Under the blazing noontime sun in this relief camp, Fatima Abdullah Abou does something she couldn't have done before the Darfur conflict began. She takes her patient, a young mother about to give birth, to get medical help at a local clinic manned by doctors for an international medical aid group, Relief International.
"She was in pain, and she's been trying to give birth for a while, so I came to this clinic to get help," says Mrs. Abou, who has been an untrained village midwife for some 25 years. As she speaks, her young charge is escorted into a waiting van for the six-mile drive to a maternity hospital in nearby Al Fasher.
It's one of the cruel ironies of the Darfur conflict, which has entered its fifth year, that it took a deadly war – that has killed 200,000 civilians, mostly of the region's non-Arab tribes – for many Darfuris to receive the first adequate healthcare of their lives.
Before the conflict, many families lived hours or even days away from hospitals. But now, as 2.5 million people displaced from their homes have migrated to camps like Zamzam, they are benefiting from the healthcare offered by groups like Relief International.
For Darfuri women – who, along with children, make up 80 percent of the displaced – the proximity of international organizations also offers a status-boosting opportunity to bring relief to others as trained midwives.
Sudan suffers the fifth-highest rate of maternal mortality in the world, with 1,700 women out of 100,000 dying while giving birth, according to the United Nations Population Fund (UNFPA). Infant mortality is even more common, with 150 deaths per 1,000 live births.
Despite a recent government push to train more midwives, the vast majority of villages in Darfur still don't have a trained midwife.
But war may be changing that. The training, which had been resisted, is now increasingly being embraced, giving women both financial independence and positions of respect in their communities.
Samia Hassan, a reproductive health officer with UNFPA in Khartoum, says that midwives have become so valuable in Sudanese society that villages that cannot afford to train one have sent their men out to marry midwives from other villages and bring them home.
"Nowadays, people want midwives in their village and there's a waiting list for classes," says Fatima Houssain, dean at the UNFPA-funded Midwifery School of Al Fasher.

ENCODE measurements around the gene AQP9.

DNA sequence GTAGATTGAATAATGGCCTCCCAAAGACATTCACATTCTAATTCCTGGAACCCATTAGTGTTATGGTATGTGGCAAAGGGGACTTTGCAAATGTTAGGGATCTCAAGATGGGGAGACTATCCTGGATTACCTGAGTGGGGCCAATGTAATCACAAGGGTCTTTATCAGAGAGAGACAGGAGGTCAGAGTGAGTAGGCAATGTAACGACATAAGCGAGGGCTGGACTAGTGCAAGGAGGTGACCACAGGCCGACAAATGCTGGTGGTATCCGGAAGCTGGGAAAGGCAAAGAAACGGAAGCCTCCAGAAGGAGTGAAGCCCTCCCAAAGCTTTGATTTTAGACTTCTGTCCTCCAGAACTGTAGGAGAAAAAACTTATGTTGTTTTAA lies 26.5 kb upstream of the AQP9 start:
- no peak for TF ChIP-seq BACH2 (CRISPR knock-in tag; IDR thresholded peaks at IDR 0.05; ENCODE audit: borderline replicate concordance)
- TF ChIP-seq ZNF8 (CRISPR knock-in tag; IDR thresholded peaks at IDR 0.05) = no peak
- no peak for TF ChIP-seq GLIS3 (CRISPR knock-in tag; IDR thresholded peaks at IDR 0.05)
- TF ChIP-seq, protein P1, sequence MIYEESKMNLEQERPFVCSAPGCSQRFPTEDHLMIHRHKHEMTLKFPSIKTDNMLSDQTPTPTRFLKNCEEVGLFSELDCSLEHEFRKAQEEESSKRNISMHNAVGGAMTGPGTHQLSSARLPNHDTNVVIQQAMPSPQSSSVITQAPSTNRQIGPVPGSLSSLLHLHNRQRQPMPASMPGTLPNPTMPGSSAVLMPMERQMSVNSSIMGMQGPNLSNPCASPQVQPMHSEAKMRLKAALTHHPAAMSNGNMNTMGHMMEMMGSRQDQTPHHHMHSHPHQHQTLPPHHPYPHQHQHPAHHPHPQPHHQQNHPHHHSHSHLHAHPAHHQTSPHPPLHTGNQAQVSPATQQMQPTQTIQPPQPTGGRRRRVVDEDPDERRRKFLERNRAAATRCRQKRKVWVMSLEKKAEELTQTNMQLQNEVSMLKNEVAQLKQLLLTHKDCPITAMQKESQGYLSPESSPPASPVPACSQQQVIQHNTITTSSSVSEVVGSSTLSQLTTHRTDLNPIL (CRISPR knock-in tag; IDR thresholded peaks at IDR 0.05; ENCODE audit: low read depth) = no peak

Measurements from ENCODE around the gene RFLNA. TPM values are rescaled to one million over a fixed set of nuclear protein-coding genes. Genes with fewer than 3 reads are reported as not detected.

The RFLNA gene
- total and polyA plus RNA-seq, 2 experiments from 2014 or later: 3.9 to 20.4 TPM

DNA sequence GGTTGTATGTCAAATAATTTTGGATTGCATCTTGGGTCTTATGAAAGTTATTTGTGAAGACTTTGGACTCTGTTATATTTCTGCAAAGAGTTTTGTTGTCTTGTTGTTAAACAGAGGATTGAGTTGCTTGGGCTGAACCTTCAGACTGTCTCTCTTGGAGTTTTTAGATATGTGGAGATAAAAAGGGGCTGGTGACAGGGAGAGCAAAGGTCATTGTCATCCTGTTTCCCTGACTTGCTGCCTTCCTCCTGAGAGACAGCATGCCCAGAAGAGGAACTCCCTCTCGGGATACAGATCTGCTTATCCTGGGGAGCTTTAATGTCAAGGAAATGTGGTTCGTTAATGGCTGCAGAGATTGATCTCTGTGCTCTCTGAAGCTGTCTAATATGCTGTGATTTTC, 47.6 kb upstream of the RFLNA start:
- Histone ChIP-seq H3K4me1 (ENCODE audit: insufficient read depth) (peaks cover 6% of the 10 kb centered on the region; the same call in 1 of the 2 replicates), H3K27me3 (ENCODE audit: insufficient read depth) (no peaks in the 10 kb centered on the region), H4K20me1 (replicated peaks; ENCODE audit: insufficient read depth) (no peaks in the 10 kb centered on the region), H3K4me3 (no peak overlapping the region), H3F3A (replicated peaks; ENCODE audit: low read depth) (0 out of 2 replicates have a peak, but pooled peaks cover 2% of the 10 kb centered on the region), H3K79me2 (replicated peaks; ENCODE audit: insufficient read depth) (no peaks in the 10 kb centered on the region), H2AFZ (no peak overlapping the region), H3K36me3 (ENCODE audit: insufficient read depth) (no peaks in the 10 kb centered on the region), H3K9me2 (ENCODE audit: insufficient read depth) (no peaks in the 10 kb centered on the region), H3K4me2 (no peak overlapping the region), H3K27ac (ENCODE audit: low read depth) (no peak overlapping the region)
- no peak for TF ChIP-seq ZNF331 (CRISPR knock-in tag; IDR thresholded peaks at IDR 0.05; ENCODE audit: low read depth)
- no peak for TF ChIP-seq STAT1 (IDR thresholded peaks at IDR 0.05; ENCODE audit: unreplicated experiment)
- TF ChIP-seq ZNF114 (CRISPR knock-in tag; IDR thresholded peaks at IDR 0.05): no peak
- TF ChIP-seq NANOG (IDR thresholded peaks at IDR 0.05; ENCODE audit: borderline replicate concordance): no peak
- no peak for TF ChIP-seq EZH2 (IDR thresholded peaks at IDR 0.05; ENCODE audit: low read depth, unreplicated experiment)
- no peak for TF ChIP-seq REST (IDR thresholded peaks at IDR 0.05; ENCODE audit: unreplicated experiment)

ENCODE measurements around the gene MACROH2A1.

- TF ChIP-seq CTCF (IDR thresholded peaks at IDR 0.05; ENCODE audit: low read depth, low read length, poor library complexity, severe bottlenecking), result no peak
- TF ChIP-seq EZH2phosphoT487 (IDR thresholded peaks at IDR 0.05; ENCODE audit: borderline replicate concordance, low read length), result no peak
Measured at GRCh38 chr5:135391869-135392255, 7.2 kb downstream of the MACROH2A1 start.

In a typical year, the school trains about 30 young girls to become unpaid village midwives or salaried midwives in urban hospitals. This year, enrollment jumped to 82 students, a sign of changing attitudes among the displaced Darfuris who have flooded this oasis town in North Darfur.
"In Darfur, the rate of illiteracy is around 74 percent, so in that kind of society, midwives become role models for young girls," says Ms. Hassan.
In a classroom full of young women in white veils, Fatima Alameen demonstrates the techniques of a safe birth with a plastic dummy on a table. With rubber gloves and surgical mask, she "catches" a newborn baby – a handsewn cloth doll with an umbilical cord – wraps the baby in a towel and applies a clamp to the umbilical cord.
Married at age 10; difficult birth
All the students has come here because they have suffered complicated births themselves.
Some, like Aziza Jiddu Suleiman, were married off at an early age, a tradition that persists among the Fur and Arab tribes of the Darfur region, and have lived lives that would make Charles Dickens shudder.
Married at age 10, she became pregnant almost immediately.
The birth was complicated; Ms. Suleiman, still a child, lost her baby and suffered an injury that left her unable to control her urine.
Her husband divorced her soon afterward, citing unpleasant side-effects of her injury, and her inability to bear further children. She was just 11 years old.
For the next nine years, she sought shelter, work as a cleaner, and eventual treatment for her condition (called fistula) at the Saudi Maternity Hospital in Al Fasher, also funded by UNFPA.
Now 20, Suleiman has decided to turn her tragic life into a source of strength for others. She wants to become a midwife.
"I feel two feelings about my life," says Suleiman, smiling and cracking her knuckles. "First I felt weak because, although I was not assaulted, I was ignored by others because of my problem. But I also feel strong, because I'm going to help others to avoid this same problem in the future."
General MacArthur of midwifery
If Suleiman and her classmates are the hope of a new generation of mothers, then Zainab Juma Nimeir is their Gen. Douglas MacArthur, tough, reliable, and unwilling to just fade away.
Trained as a midwife in 1952, after her father died, leaving her in charge of her younger brothers and sisters, she became one of the first midwives in Darfur.
"I convinced myself that I could help all my Sudanese sisters, I was doing something humanitarian," says the septuagenarian, who performed her duties until retiring two years ago.
War has brought the biggest changes to the region, she says, and the same insecurity that forces families to come to relief camps – where they can at least receive some modicum of healthcare – also keeps more remote families from even venturing out of their houses at night.
"Since the war, people are afraid; even if they call you to their houses, you are afraid to go unless they come pick you up," she says.
But that doesn't keep them from showing their appreciation for her. When Mrs. Nimeir goes out into the countryside, she says, "People come up to me and say, 'You are my mother.' When I go to the village, people give me a sheep or a goat as a gift."
And this gives her an influence in villages that usually only village chiefs and tribal elders can expect. "We build on a relationship of sisterhood with our patients," says Nimeir. "They listen to us. It's a matter of trust."